“Garden shed for the garden, that is where I was hidin’, that was real love I was in, ain’t no reason to pretend.”
These lines open the final verse to “Garden Shed,” my favorite song by Tyler, the Creator, where he likens hiding his sexuality from others to being trapped in a garden shed, when all he wants to do is embrace his inner “Flower Boy”— his authentic identity, unfiltered by the constraints of hypermasculinity.
It’s a sentiment I can relate to, and with sexual orientation being a theme that Tyler addresses frequently in his music, songs like “Garden Shed” make me see myself in the rapper’s lyrics.
I came out as bisexual in high school but I didn’t break out of the garden shed at that point. I’m still shackled by hypermasculinity and the ways in which we’ve conditioned men to behave and dress.
The image of judgmental stares and chuckles as I walked into a party wearing glitter last Halloween still haunts me.
That moment was one of many reasons why I fear wearing my rainbow pride pin on my backpack, knowing the glares I’ll garner from passersby.
Listening to Tyler rap about the same fears makes me feel less alone.
Tyler’s best songs have lyrics that could’ve easily been ripped out of my own poetry notebook, and that connection drove me to frantically buy tickets to his Sept. 25 concert the moment they went on sale.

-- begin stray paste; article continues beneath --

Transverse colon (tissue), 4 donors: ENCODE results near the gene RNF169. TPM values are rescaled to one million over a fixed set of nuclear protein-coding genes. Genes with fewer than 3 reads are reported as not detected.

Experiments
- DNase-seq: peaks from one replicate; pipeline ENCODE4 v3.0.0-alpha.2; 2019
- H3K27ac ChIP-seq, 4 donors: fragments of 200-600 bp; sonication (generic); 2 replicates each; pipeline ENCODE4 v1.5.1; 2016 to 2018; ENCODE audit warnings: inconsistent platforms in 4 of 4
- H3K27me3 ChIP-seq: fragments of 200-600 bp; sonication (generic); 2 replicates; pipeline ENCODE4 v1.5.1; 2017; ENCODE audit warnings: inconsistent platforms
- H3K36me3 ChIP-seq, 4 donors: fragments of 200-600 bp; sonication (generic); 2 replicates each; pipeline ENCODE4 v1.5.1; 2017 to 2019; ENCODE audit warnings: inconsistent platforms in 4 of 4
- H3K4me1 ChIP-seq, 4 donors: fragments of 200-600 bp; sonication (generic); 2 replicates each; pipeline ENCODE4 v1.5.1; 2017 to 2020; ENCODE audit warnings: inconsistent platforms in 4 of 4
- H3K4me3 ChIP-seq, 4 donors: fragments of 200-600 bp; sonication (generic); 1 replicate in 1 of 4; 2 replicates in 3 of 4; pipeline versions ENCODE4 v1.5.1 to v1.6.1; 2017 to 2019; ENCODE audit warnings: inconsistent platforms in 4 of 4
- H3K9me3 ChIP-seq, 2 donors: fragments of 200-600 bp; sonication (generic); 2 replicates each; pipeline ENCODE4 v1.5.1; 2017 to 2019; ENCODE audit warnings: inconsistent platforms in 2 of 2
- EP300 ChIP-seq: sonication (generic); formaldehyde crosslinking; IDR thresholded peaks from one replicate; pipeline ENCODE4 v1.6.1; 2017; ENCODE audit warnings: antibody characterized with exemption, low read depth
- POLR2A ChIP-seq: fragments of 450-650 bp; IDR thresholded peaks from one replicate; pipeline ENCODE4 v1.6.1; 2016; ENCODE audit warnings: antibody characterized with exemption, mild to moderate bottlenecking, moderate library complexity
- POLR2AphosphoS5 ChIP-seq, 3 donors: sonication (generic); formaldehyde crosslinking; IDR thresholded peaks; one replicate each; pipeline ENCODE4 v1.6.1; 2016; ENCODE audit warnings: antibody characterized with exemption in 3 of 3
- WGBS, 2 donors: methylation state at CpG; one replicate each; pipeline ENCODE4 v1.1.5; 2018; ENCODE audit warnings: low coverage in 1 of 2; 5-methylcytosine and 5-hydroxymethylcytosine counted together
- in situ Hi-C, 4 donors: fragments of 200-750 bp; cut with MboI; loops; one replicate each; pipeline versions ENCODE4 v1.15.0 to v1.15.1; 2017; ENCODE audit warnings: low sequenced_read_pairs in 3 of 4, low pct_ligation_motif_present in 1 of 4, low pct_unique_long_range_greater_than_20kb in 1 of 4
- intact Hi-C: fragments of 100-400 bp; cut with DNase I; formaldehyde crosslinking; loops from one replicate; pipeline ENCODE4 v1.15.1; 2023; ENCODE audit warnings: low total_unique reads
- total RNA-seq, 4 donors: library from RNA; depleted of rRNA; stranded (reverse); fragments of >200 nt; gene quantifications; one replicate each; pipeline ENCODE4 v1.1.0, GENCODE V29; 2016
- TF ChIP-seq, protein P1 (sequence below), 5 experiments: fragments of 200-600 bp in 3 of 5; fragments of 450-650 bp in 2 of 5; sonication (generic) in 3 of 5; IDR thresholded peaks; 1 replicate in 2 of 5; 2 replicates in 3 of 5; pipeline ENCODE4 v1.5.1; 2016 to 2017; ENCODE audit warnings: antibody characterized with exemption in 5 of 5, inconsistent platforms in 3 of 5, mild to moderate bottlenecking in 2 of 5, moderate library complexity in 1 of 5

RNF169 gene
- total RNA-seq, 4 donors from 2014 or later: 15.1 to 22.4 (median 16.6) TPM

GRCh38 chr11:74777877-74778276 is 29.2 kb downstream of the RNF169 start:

As a queer man, watching Tyler, the Creator perform in a gender-nonconforming outfit to sing love songs about other men was one of the most impactful moments of my life.
The outfit, a simple blue suit with a short bob haircut, made Tyler look genderless from the crowd’s perspective, freeing him from the constraints of hypermasculinity.
All those rules about what masculinity is evaporated the moment Tyler took the stage, and as someone struggling with embracing my identity, watching that performance was liberating.
There’s something special to me about seeing this high-profile rapper glamorously strut across the stage while performing “Running Out of Time” when men — especially us men of color — are taught that any exhibition of femininity is forbidden.
While performing the show’s closer, “Are We Still Friends?,” Tyler danced flamboyantly on a pedestal for the whole crowd to see, the whole stage illuminated in vivid, bright pink.
Above all else, the majority of the songs Tyler performed were from his most recent album “Igor,” which details the euphoric highs and tragic lows of relationship with a male love interest.
Tyler, the Creator inspires me, but not just because he uses his art as a vehicle to talk about his sexuality and the struggles accompanying that, but because he’s unapologetic about it.
On stage, he embraces his identity without hesitation — he dances, sings and behaves however he wants, and he doesn’t yield to any artificial rules of gender.
It’s this daring resistance that makes Tyler, the Creator one of my biggest role models as a young, queer man, and it’s that type of bravery that makes me want to wear glitter and rainbow pins to every party I go to from here on out.
It’s Tyler’s courage to be himself that pushes me to embrace my identity without reservation or regard for what anyone thinks.
I’m a “Flower Boy” in every way, learning to accept and blazon my identity however I can, and it only took a concert to teach me that.
In the days after the concert, I’m learning to live by one line from “Where This Flower Blooms.” It’s one lyric that expresses the beauty of coming into my own as a queer individual who’s unashamed.
It’s a mantra for self-acceptance regardless of how others perceive me: “I rock, I roll, I bloom, I grow.”